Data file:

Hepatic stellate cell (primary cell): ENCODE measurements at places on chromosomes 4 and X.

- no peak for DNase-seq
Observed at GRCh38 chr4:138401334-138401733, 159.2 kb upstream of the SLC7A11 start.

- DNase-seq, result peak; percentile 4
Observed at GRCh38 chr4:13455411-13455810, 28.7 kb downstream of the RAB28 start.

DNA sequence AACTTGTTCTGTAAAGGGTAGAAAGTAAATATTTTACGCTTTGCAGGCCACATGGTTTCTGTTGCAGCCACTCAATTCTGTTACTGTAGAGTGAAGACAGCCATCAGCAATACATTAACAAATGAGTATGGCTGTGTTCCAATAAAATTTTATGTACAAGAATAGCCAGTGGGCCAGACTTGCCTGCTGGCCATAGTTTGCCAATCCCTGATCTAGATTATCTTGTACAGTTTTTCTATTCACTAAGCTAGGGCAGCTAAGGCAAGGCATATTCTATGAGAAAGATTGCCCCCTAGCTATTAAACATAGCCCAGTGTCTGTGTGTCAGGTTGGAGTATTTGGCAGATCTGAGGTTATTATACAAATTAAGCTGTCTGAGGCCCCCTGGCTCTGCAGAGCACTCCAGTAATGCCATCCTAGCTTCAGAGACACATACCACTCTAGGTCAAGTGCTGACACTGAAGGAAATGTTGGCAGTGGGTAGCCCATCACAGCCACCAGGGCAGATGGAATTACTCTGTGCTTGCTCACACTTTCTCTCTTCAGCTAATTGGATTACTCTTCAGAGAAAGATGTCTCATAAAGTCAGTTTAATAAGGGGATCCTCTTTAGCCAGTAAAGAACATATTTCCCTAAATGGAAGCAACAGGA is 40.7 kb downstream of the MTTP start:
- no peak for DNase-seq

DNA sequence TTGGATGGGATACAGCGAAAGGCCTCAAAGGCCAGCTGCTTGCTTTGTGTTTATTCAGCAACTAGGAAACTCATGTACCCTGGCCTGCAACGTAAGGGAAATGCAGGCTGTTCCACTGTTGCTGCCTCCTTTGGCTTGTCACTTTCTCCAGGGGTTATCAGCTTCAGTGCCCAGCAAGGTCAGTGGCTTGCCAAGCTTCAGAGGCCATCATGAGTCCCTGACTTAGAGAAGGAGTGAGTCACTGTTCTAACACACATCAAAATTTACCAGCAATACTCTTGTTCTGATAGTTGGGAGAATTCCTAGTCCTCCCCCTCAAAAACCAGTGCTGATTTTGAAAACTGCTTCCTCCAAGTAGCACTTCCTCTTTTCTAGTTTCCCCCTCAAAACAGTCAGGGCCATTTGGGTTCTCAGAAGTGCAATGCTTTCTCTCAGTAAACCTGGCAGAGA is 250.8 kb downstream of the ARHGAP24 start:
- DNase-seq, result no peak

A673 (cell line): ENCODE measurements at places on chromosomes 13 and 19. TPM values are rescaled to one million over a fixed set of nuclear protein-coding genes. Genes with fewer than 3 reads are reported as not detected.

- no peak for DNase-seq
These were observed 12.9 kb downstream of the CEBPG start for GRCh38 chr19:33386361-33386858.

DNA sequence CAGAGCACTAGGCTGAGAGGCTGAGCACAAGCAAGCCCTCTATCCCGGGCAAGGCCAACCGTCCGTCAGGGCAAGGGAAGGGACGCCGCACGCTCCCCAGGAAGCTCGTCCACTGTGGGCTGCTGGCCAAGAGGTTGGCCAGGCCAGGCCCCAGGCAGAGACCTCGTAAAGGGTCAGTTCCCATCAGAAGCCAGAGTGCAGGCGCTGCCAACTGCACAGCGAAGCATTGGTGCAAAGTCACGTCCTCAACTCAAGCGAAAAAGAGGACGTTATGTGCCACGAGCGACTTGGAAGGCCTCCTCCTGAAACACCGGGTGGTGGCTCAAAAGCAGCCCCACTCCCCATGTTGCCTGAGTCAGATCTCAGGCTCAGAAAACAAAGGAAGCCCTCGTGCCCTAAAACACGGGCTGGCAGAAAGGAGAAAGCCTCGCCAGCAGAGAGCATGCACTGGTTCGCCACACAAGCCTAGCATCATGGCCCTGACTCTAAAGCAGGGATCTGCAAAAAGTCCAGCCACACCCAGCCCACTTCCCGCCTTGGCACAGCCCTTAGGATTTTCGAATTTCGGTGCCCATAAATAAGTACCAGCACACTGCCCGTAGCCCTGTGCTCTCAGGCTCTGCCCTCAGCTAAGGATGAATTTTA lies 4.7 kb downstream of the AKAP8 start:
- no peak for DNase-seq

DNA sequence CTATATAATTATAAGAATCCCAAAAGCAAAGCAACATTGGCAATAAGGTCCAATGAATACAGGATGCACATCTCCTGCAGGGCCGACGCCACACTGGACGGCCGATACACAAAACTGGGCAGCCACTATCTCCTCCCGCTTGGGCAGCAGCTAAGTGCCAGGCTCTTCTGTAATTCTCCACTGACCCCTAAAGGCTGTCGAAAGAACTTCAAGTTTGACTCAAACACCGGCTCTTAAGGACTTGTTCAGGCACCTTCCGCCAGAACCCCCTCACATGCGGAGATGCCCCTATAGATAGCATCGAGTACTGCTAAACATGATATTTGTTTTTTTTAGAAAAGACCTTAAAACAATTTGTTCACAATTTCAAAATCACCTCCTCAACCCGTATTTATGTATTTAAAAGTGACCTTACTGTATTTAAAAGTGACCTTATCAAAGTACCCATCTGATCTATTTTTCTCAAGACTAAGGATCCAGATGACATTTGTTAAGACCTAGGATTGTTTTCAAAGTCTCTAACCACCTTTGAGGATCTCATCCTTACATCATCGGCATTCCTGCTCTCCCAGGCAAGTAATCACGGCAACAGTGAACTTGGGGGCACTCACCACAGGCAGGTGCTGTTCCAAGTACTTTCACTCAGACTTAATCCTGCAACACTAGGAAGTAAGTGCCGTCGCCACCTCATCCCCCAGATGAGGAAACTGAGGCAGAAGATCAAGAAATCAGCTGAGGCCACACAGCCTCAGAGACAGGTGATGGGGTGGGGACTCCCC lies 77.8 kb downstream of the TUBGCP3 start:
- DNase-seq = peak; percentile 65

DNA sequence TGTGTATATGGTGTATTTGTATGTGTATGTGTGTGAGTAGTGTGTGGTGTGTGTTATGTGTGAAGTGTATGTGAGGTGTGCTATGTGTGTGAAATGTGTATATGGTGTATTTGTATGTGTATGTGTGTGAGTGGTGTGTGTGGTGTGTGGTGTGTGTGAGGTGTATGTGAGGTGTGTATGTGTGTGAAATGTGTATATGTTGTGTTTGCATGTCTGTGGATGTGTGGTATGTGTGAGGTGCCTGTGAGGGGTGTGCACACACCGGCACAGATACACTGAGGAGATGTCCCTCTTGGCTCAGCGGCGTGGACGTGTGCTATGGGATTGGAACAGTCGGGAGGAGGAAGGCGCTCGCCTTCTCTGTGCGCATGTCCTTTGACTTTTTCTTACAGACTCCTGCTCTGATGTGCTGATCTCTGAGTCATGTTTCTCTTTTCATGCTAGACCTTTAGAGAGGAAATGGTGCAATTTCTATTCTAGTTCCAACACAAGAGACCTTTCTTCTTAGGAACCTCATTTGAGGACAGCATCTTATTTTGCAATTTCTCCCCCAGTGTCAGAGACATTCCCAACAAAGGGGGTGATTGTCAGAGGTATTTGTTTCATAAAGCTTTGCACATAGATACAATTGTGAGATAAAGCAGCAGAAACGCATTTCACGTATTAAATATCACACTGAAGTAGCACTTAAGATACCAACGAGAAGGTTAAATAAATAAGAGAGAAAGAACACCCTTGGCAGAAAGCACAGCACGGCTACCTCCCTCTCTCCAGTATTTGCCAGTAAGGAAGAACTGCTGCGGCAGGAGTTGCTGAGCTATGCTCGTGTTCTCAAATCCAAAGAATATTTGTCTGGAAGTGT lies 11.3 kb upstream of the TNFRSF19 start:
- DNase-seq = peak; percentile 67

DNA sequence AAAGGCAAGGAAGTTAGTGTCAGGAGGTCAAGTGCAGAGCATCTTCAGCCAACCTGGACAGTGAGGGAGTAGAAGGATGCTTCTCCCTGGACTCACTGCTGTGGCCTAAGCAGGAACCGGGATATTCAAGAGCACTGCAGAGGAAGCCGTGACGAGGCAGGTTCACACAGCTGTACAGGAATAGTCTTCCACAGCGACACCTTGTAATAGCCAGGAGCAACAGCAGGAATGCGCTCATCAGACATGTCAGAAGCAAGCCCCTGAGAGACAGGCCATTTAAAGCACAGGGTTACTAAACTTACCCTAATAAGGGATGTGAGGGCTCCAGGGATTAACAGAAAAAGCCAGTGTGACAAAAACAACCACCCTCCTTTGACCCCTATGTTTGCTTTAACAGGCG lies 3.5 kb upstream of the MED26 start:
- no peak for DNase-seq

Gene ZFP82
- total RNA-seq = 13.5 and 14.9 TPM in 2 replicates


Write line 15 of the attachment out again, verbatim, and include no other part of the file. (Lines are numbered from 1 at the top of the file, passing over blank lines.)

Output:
DNA sequence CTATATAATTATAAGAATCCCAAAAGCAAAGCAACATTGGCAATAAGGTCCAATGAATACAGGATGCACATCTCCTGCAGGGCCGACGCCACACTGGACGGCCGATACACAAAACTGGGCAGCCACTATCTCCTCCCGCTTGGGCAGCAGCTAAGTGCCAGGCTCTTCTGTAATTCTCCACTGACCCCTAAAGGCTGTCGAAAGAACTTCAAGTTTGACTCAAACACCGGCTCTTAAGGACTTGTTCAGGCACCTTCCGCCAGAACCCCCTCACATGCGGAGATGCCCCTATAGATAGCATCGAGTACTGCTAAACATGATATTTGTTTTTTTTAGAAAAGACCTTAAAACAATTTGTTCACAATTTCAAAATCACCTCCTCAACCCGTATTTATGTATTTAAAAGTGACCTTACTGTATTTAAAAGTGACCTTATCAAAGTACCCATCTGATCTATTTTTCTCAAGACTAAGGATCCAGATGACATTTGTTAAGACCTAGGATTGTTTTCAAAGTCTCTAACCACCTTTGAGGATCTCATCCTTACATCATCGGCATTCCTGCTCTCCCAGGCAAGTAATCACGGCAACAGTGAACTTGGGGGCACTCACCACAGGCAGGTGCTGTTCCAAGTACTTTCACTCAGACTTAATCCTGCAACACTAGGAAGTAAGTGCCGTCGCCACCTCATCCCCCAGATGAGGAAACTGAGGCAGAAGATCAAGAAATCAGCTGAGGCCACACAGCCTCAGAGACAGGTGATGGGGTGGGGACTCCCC lies 77.8 kb downstream of the TUBGCP3 start: